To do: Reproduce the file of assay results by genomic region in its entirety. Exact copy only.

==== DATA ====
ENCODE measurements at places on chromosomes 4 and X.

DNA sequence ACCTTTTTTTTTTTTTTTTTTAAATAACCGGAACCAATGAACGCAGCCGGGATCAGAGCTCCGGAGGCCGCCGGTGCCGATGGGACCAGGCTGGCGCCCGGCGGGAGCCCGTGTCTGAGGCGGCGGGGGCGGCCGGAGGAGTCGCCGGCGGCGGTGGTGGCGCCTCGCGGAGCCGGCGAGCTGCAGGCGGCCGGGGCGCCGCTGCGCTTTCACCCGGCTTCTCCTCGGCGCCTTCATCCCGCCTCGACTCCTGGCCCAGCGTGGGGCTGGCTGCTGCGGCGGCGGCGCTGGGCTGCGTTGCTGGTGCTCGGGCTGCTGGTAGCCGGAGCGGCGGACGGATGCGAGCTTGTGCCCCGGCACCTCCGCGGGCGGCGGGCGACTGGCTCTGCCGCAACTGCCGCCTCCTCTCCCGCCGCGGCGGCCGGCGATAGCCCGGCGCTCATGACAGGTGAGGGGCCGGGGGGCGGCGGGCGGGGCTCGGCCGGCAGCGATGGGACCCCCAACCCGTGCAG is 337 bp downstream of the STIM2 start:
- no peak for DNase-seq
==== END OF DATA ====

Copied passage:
ENCODE measurements at places on chromosomes 4 and X.

DNA sequence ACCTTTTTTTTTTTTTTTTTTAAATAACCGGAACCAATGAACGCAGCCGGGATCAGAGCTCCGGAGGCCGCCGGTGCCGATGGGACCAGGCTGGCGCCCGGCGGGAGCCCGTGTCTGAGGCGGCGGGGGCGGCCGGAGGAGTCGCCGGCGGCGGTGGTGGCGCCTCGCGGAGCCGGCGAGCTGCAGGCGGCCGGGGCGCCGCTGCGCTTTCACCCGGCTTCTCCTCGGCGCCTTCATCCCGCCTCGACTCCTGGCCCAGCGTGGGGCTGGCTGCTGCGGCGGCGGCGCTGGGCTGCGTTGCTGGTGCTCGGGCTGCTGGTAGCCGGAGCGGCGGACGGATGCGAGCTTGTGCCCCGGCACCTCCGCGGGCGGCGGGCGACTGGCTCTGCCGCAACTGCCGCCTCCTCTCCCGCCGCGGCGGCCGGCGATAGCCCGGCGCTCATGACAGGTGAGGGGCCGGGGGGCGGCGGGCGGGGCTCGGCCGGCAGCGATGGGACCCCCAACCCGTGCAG is 337 bp downstream of the STIM2 start:
- no peak for DNase-seq